Editor's Note: Many (not all) of our authors at Clarion would self-identify with the Canadian Red Tory tradition. Others, especially among the Anabaptists, lean toward Christian anarchism (a la Jacques Ellul). In this essay, guest writer, Wayne John Sturgeon brings his unique voice to the table.
The Impossible Dream: An Introduction to Christian Anarchism
I find myself in complete rupture with my epoch.
I sing freedom, which my epoch hates.
I do not love government and am religio-anarchist tendency, while the epoch deifies government.
I am an extreme personalist, while the epoch is collectivist and rejects the dignity and worth of personality.
I do not love war and the military while the epoch lives in the pathos of war, I love the philosophic mind while the epoch is indifferent to it.
I value aristocratic culture while the epoch degrades it, and finally, I profess eschatological Christianity while the epoch recognises only traditional-contemporary Christianity.
Introduction: Demythologisation of the word ‘anarchy’
What do we mean by the word ‘anarchy’? Most dictionaries define it to mean lawlessness, chaos, disorder, confusion. Politicians and the media use the word in this negative sense; thus, it is a word that needs much demythologising, so as to distinguish it from this semantic subversion of meaning.
The word in Greek simply means ‘without a ruler, or leader’. In Latin during the Middle Ages, the word was used to describe God as being without a beginning. In the New Testament, ‘arky’ is usually interpreted as ‘beginning’. Milton used it in this respect, and the early Christians believed Jesus to be ‘the beginning’, ‘the Arky of God’ (1) who holds primacy and sovereignty over all the powers that be.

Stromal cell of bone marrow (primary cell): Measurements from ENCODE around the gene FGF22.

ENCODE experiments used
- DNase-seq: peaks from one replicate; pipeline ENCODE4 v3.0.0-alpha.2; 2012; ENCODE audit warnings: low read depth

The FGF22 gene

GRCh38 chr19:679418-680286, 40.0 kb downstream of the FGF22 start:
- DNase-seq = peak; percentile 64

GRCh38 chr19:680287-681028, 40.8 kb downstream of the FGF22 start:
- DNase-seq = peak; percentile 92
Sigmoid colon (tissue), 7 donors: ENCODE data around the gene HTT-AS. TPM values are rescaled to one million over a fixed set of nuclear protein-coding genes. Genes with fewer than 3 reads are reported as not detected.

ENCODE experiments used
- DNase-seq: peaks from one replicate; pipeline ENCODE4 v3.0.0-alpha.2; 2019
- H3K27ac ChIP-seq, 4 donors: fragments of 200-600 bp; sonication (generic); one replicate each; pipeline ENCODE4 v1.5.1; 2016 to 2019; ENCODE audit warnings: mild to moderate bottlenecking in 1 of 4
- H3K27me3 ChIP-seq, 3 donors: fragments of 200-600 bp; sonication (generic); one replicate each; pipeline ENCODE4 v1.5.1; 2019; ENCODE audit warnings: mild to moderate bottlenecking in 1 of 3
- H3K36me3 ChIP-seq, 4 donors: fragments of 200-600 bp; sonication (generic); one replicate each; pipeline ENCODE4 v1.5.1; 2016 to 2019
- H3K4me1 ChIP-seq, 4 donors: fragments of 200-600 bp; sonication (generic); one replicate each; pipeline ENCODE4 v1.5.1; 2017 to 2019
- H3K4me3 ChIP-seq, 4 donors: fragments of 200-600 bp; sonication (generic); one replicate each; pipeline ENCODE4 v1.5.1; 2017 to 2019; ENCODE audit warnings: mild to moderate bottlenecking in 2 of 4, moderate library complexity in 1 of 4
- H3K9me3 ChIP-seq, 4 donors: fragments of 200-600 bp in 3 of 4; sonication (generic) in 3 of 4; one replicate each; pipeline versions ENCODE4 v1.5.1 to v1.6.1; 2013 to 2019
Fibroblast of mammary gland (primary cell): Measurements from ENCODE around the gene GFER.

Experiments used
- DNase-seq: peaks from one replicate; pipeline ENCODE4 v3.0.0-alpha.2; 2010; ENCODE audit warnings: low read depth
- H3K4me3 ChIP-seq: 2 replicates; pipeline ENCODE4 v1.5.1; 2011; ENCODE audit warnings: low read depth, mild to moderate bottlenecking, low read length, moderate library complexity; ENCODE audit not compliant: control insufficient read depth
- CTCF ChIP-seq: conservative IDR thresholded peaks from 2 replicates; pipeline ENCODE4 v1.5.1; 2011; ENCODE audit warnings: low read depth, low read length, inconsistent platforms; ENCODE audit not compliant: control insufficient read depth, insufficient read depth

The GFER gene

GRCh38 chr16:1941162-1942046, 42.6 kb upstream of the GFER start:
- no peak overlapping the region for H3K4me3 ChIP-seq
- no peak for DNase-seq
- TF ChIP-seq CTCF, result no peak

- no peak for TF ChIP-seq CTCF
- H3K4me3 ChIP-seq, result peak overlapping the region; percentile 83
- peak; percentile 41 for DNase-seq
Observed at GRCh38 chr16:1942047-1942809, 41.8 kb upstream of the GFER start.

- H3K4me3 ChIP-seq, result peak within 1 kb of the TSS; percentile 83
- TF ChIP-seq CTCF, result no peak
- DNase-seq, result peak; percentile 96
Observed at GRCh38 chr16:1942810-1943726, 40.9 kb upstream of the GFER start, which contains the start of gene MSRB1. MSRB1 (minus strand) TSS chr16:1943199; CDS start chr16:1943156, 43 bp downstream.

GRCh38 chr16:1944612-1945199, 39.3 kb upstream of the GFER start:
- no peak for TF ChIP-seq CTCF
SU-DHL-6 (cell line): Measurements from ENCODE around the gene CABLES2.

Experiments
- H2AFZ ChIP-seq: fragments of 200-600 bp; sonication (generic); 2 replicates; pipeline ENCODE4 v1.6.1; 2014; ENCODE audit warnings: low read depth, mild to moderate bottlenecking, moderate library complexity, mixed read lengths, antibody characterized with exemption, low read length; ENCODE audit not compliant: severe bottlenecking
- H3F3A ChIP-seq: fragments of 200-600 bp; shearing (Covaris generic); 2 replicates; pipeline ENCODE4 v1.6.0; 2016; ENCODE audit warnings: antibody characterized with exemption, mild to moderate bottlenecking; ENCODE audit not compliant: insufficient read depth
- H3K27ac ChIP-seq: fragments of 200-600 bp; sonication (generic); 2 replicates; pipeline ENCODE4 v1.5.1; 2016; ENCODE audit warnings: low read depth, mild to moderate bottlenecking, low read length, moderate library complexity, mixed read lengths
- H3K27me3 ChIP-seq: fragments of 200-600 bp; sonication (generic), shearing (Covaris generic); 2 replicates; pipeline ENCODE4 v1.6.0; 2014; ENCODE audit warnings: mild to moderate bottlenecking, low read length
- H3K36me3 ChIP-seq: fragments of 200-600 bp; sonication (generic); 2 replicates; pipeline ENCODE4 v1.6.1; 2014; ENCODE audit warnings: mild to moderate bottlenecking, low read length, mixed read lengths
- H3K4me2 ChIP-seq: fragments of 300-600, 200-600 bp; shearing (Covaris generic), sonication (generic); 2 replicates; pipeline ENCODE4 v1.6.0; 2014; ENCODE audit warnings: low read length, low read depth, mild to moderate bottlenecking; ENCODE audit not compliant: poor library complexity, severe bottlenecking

The prefix ‘an’ is the equivalent of the word ‘un’, meaning ‘not’ – it does not then have to mean ‘anti’ or ‘against’, but speaks of that which is more ‘not’ something than ‘opposed to’ or ‘against’.
It would be misleading nevertheless to offer a neat definition of anarchism, since most anarchist theory is in essence anti-dogmatic and anti-ideological, offering no manifesto, no party line, no economic blueprint and no pre-packaged description of how a new society would operate. Unlike the definitive and authoritarian manner of statist socialism or Marxist communism, anarchy rather proclaims that ‘where there is no vision, the people perish’ (Prov 29:18). They therefore must build and incarnate their own vision to become themselves ‘ends in the means’ of a world free from the centralised state, political violence and all economic domination and exploitation. (Micah 4, 3-4, Isaiah 2, 4-5 and 11-1-9).